South Africa: How do we make an HIV and TB plan that has greater impact?
There is good reason to be sceptical about the link between healthcare policy and implementation in South Africa. Policies such as those on mental health and palliative care, for example, may be good on paper but have generally gone unimplemented. The Competition Commission’s Health Market Inquiry is arguably one of the most impressive and thorough investigations into a set of healthcare issues in recent years but most of the HMI report’s recommendations are gathering dust.
When it comes to HIV and TB there is also a disconnect but of a different type.
Government is clearly doing a lot of work on HIV and TB – some very good, some less so. On the whole, though, decisions appear to be made in parallel with, rather than guided by the relevant policies.
Part of the reason for this is that the key policy document, the National Strategic Plan (NSP) for HIV, TB, and STIs 2017 – 2022, is tied up with, and widely seen to be a product of, the South African National AIDS Council (SANAC).
While SANAC is playing an important role in liaising with large donors such as the Global Fund, it has in recent years been impotent when it comes to influencing key HIV and TB policy decisions. Power appears to be centred in the Minister of Health and National Department of Health with SANAC and the NSP mostly just an afterthought.
Why then should we care about the new NSP?
Both HIV and TB remain public health crises in South Africa. It is clearly better to have a shared strategy for our response to these diseases than not. A better question might thus be how we should go about creating the kind of NSP that would have the greatest impact and what a more impactful NSP might look like.
A good starting point is to recognise that the process of developing the NSP can be valuable in itself – it doesn’t only have to be a means to an end. The process is an opportunity to dig deep into the data, to have an evidence-informed debate about our policy priorities, and ideally to come to a shared understanding of what is needed.
Running such a process will be far from easy and will require strong and intentional leadership. While everyone should be heard, not everyone’s pet project can be included in the NSP. On the other hand, an NSP overly controlled by consultants and ‘insiders’ might leave many feeling they have no skin in the game. And of course, there will be political pressures and several strong personalities to contend with. It really won’t be easy.
While replicating a consultation process at the scale of the HMI is not realistic given time constraints, a case may well be made for a similar process by which people publicly present their inputs (written and/or in-person) to a panel of independent experts who can then interrogate each input. In the case of the HMI, such an ‘inquiry’ style format had the benefit of both hearing a wide variety of inputs and taking those inputs seriously by subjecting them to critical scrutiny.
One risk of a less intentional process is that we end up with an NSP that is little more than a long shopping list of things that would be nice to have, but that we may or may not get. There is some utility in being able to point to the NSP and say this or that intervention is mentioned and therefore we must implement it but on the whole, there is little point in having a strategy if that strategy doesn’t make the tough choices.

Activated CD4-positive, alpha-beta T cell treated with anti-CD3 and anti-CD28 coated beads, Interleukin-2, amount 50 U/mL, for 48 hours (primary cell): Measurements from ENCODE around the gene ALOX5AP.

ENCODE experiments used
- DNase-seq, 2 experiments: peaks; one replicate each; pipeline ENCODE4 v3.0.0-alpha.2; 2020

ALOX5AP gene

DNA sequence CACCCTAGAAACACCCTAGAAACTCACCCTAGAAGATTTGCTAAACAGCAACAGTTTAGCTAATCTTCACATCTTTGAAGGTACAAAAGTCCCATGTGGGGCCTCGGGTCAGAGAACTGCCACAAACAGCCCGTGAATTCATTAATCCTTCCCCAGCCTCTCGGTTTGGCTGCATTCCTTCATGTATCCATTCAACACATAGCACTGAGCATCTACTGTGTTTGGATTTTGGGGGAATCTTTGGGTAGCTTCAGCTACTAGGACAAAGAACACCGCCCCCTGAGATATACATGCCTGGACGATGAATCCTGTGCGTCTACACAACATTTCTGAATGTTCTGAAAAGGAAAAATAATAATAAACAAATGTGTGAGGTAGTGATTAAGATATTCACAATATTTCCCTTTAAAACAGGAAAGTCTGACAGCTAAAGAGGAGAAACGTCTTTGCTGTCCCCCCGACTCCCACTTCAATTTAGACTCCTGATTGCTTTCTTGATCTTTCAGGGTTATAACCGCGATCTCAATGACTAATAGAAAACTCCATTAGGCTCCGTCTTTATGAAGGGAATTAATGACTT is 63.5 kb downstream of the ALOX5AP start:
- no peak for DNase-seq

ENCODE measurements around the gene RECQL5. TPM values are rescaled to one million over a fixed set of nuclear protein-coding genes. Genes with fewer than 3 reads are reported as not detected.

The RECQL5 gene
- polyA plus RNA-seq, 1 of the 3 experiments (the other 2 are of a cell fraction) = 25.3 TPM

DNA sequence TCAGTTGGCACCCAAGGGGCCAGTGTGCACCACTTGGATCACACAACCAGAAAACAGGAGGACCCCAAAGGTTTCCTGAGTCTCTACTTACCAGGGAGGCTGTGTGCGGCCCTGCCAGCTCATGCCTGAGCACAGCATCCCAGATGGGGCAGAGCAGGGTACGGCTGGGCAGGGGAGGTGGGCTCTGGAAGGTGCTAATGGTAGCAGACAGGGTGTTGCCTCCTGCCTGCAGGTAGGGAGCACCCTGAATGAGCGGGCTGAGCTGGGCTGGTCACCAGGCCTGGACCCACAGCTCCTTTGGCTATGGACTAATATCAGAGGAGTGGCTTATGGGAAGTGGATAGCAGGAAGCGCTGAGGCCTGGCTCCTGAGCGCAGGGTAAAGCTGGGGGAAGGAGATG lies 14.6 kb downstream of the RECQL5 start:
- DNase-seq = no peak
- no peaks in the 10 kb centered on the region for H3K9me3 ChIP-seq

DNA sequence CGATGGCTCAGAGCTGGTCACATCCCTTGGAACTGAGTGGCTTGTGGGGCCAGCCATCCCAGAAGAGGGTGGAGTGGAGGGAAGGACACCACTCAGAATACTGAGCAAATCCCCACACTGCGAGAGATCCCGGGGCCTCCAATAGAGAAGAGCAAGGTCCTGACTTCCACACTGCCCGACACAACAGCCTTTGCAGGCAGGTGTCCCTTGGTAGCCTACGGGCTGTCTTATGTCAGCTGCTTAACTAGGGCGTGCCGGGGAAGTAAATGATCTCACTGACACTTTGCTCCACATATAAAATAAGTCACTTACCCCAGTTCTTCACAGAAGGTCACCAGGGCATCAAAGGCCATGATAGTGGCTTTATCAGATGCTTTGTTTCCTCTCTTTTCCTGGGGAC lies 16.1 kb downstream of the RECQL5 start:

What kind of document should we work toward?
At its essence, the NSP should be an inspirational document that gives people a sense of how South Africa can come to grips with HIV, TB, and STIs. It needs to set out the key elements of our shared strategy in terms people outside of the HIV and TB worlds can understand and relate to. It might for example say something like the following:
“We will make it easier for people living with HIV to start taking HIV treatment and to stay on treatment. We will do this by offering everyone the option of home delivery of ARVs by no later than 2025. We will also give everyone enough pills for at least three months at a time. We will also allow and encourage pharmacists to prescribe antiretrovirals.”
“One reason why so many people die of TB in South Africa is that many people are never diagnosed, or are diagnosed too late. Most of the time healthcare workers only ask about symptoms and do not offer people TB tests. We will change this. From now on, everyone will be able to get at least one TB test per year if they want it.”
Ideally, the core of the NSP should be a document of one or two pages pitched at the level of the above paragraphs. It should be the kind of thing that can be printed on a poster and read and understood by anyone in two or three minutes.
Of course, we will also need supporting documents that rigorously set out the relevant scientific evidence, convincing reasoning behind the various elements of the strategy, realistic plans on how the interventions can be implemented in our resource-constrained setting (something that arguably was missing from the previous plan), and details on how progress will be measured. But essential as these supporting documents are, they are not the things that will make the plan resonate outside of HIV and TB circles.
Around 13% of South Africa’s population are living with HIV. Over 300 000 people are estimated to fall ill with TB every year, with many more getting infected, but not falling ill. One way to make the new NSP matter more than the previous one would be to write it with these people in mind, not just as passive recipients of government services, but as people who have a personal stake in the plans – and who might actually want to read and understand the NSP.